• [0179]
    Dynamic Distributed Key Infrastructures (DDKI) frameworks are tiered, hierarchical, secure, network-of-networks of persons, devices, servers and networks of dynamic identity verification and authentication (DIVA) enabled communicants. Master Keys (which create an infinite number of unique Identity Management keys) can be distributed to telecommunication and service providers. See FIG. 13. Master Keys can be distributed directly to telecommunication providers following regulatory protocols. Carriers create their own keys internally. Carriers in turn can provide keys to service providers, enterprises and consumers (subkeys of the master key). Enterprises create keys internally for their own employees or clients. Link keys between carriers and between enterprises create a secure network-of-networks necessary for vast area communication architectures.
  • [0180]
    This tiered distribution approach facilitates secure networks while balancing privacy and legitimate law enforcement needs. It does not require any asymmetrical key creation or asymmetrical key (PKI) key distribution techniques.
  • Dynamic Identity Verification and Authorization [DIVA]
  • [0181]
    As shown in FIG. 14 the fundamental characteristic of Dynamic Identity Verification and Authorization and the different security functions it enables is the ability to generate and compare tokens (key segments) that have never yet been created or transmitted without the transmission of either key or offset information during a session. These and other similar DIVA techniques are ideal for identity verification, network access/use, continuous and dynamic authentication, inherent intrusion detection, automatic revocation, history logging, deniability or non-repudiation and works in any digital context or topology like Internet based secure payment topologies, secure cloud topologies, secure site access, SCADA topologies, smart grids etc. (but not restricted to these).
  • [0182]
    The server and the endpoint have an identical copy of the DIVA identity management exponential key structure that has been pre-authenticated and pre-distributed. It is used in a fashion that embeds characteristics of a one-time pad. The server sends a request to the endpoint device/person to identity itself. Neither an offset nor key is sent with this authentication request. The endpoint device (computer, USB, phone, mobile, SCADA component etc.) responds by sending the server a token of variable length beginning at the endpoint's last valid offset. This token is functionally secured for this transmission because it is random (like encryption should be) or according to current accepted belief highly pseudo-random, because it has never been used before, and because it is only used once. (One can send that token across an SSL connection for additional two channel/factor authentication protection but this is not requisite.) The server receives the token and generates a comparable token from its last valid offset for that account. It compares the tokens bit-by-bit and if they are identical the endpoint is authenticated.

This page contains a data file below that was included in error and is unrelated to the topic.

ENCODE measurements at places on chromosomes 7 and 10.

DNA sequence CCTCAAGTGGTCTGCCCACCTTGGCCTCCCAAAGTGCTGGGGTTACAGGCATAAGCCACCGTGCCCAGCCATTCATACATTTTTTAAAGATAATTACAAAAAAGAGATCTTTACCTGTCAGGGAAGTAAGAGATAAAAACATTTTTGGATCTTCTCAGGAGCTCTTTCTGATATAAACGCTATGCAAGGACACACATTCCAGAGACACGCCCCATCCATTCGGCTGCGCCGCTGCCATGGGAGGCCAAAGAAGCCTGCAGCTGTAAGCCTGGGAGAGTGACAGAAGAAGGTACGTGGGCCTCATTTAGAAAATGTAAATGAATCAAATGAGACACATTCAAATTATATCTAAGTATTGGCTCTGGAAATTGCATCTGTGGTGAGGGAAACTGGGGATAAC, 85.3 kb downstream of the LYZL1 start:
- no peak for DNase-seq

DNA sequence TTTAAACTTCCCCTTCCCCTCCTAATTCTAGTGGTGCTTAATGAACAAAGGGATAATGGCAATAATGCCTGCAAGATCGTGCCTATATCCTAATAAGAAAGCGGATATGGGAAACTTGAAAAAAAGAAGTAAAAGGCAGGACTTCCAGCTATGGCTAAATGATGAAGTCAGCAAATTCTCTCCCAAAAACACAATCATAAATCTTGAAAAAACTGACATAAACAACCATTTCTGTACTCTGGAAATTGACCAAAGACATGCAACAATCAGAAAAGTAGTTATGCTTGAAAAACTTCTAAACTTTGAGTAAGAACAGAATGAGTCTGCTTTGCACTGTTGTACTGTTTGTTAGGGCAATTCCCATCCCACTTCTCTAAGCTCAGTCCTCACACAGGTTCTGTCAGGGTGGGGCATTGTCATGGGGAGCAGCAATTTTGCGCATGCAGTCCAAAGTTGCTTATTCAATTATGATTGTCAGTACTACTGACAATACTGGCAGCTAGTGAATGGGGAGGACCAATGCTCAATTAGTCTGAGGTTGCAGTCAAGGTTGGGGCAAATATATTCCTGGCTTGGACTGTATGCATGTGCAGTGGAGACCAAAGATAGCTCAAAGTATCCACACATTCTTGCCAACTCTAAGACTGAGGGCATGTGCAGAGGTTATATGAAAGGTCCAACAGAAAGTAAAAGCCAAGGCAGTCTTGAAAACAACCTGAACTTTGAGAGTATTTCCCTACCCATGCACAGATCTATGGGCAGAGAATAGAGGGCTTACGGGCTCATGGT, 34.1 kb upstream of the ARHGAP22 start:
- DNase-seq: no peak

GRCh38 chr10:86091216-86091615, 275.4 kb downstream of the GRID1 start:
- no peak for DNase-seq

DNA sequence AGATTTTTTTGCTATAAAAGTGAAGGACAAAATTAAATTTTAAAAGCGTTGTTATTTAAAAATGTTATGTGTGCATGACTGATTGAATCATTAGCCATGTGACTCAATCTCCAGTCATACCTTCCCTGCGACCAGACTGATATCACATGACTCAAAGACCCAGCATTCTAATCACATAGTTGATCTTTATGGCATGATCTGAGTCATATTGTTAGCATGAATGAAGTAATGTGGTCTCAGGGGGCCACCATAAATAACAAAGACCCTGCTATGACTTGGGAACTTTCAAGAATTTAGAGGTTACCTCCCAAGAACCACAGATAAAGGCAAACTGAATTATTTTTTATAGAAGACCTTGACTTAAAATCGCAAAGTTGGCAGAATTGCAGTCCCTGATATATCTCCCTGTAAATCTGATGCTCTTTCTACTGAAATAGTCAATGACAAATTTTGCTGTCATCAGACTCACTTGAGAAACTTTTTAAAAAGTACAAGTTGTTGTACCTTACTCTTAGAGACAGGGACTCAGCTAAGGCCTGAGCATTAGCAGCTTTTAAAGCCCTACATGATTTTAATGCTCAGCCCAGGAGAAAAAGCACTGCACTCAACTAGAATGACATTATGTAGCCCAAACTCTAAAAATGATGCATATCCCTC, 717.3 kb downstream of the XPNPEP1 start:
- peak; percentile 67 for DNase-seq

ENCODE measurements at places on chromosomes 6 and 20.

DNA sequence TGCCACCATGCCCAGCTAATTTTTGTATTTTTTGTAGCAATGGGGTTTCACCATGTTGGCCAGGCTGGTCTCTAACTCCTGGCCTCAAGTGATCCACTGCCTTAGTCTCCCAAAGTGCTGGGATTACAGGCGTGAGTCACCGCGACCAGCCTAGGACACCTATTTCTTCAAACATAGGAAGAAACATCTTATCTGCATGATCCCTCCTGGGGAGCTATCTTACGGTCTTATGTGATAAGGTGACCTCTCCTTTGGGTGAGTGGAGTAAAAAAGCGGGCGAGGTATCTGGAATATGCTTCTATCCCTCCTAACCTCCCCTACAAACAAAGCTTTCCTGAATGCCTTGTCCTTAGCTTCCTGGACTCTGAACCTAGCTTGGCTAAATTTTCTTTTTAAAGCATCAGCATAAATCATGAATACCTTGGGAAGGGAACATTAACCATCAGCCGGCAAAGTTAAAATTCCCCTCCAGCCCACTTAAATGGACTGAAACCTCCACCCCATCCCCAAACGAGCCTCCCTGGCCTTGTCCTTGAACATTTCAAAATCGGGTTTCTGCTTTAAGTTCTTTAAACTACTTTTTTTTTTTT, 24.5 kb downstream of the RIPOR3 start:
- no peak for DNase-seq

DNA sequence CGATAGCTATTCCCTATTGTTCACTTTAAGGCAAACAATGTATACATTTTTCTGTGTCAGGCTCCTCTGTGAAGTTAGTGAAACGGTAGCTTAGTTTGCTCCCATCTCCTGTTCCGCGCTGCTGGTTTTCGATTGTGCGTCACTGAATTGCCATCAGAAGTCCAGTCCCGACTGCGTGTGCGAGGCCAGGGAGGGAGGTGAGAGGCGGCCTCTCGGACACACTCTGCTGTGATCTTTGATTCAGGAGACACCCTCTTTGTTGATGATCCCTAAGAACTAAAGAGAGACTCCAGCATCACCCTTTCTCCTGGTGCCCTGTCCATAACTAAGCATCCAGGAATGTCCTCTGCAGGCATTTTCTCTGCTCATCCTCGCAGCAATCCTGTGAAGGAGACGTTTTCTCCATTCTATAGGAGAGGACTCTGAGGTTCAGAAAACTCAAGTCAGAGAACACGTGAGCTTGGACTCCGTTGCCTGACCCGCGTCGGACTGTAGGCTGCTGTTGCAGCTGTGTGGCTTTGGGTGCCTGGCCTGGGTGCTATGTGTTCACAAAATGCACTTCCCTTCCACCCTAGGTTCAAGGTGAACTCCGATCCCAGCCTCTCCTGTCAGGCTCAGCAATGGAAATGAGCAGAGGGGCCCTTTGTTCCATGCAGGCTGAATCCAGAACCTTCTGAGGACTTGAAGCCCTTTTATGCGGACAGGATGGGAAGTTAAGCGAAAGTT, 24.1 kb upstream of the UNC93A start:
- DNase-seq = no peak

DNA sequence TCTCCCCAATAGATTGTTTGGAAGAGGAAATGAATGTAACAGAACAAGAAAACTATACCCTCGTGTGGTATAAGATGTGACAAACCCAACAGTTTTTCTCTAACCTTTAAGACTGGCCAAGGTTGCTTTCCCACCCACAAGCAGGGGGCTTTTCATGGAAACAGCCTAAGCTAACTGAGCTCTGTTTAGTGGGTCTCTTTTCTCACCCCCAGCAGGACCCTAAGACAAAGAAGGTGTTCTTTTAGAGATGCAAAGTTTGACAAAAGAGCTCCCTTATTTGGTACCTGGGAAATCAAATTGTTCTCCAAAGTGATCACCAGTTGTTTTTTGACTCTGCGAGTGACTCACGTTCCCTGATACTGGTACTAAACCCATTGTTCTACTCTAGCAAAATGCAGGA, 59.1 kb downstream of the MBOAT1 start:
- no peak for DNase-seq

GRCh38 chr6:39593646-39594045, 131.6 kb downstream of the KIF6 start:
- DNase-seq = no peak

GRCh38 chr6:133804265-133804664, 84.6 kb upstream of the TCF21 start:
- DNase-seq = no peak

• [0183]
    The server acknowledges this and sends an authorization to continue. Neither an offset nor key is sent with this authorization. The endpoint and server update their offsets independently by advancing the offset by the length of the last token plus one (or some other agreed function.) The system is synchronized for the next request. If comparison fails, non-synchronicity of offsets and keys is inherently detected and revocation is automatic without human intervention.
  • [0184]
    Key structures and initial offsets are generated by the system. The endpoint requires about 20k of memory/storage. Key creation utilities can be provided with a permit, otherwise keys are provisioned online or at the point of manufacturing. The product interface for person entities is familiar to consumers i.e. user name and password with DIVA operating in the background. DIVA operates inherently in conjunction with any other authentication like an optical scan or any application. Additionally, the use of passwords is problematic because users have trouble remembering, and therefore using, appropriate passwords. Additionally, passwords can be used but pushed to operate in the background, embedded within an application or device, so that human users do not have to remember them.
  • [0185]
    This invention can be used with any device on any kind of communications network like wireless, mobile, broadband, internet, etc. Devices only require connectivity, storage and write back capacity. The protocol is started at network access and continues to do dynamic authentication throughout a network session. In many contexts, it can operate without an interface (just inherently) i.e. machine-to-machine communications, SCADA, etc.